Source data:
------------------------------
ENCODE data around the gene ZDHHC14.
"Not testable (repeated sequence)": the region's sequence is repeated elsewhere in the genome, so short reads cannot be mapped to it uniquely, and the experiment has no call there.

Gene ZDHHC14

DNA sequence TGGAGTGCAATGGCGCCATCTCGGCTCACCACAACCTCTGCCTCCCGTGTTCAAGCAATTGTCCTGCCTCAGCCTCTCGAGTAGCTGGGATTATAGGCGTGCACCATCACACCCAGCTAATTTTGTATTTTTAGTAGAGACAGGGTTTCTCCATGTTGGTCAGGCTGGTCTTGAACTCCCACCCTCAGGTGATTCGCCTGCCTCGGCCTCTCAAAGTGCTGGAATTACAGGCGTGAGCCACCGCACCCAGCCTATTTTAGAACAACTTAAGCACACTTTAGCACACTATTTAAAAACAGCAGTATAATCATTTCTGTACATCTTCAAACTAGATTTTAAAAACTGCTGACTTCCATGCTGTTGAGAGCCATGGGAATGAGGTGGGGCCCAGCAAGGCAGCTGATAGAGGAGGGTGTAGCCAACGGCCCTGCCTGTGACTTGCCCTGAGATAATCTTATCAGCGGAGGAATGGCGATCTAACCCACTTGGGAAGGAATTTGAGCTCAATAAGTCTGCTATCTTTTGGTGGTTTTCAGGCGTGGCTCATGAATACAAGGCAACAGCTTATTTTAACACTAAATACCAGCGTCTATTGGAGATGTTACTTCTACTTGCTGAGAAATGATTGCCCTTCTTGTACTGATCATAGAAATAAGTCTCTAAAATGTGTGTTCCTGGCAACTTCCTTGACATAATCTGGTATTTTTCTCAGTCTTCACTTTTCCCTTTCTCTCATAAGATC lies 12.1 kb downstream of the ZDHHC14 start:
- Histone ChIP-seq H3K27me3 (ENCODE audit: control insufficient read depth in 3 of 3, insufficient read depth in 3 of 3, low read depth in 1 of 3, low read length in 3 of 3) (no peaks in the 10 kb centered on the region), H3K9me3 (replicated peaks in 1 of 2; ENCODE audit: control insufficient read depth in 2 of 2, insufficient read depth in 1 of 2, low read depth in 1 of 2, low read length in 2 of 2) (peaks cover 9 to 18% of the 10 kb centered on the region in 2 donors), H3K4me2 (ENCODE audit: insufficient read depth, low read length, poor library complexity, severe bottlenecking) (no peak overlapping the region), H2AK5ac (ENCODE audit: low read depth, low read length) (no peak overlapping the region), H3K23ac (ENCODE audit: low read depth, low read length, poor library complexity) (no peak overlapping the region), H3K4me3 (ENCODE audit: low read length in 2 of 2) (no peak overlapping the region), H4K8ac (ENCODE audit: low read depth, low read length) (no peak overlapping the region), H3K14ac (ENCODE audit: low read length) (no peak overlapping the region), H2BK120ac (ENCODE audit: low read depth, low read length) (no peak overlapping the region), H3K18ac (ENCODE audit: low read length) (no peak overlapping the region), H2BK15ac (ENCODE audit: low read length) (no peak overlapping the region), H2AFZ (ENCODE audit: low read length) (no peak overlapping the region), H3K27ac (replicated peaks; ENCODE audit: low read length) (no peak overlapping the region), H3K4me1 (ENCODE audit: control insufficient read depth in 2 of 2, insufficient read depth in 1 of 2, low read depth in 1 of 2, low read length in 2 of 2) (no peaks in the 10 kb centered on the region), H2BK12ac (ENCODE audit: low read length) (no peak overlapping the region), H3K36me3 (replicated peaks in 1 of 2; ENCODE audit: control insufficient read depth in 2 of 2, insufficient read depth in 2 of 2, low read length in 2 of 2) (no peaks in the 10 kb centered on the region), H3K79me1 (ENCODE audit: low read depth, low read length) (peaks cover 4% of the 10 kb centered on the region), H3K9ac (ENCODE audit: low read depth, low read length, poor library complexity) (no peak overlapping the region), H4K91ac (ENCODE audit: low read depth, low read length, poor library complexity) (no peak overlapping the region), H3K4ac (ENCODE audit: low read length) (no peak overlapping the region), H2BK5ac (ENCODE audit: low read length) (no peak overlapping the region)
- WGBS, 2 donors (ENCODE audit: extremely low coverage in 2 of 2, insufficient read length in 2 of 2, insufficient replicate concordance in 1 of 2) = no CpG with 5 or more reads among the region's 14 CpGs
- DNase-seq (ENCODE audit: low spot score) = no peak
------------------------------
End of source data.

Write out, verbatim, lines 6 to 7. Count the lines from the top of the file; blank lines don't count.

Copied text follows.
- WGBS, 2 donors (ENCODE audit: extremely low coverage in 2 of 2, insufficient read length in 2 of 2, insufficient replicate concordance in 1 of 2) = no CpG with 5 or more reads among the region's 14 CpGs
- DNase-seq (ENCODE audit: low spot score) = no peak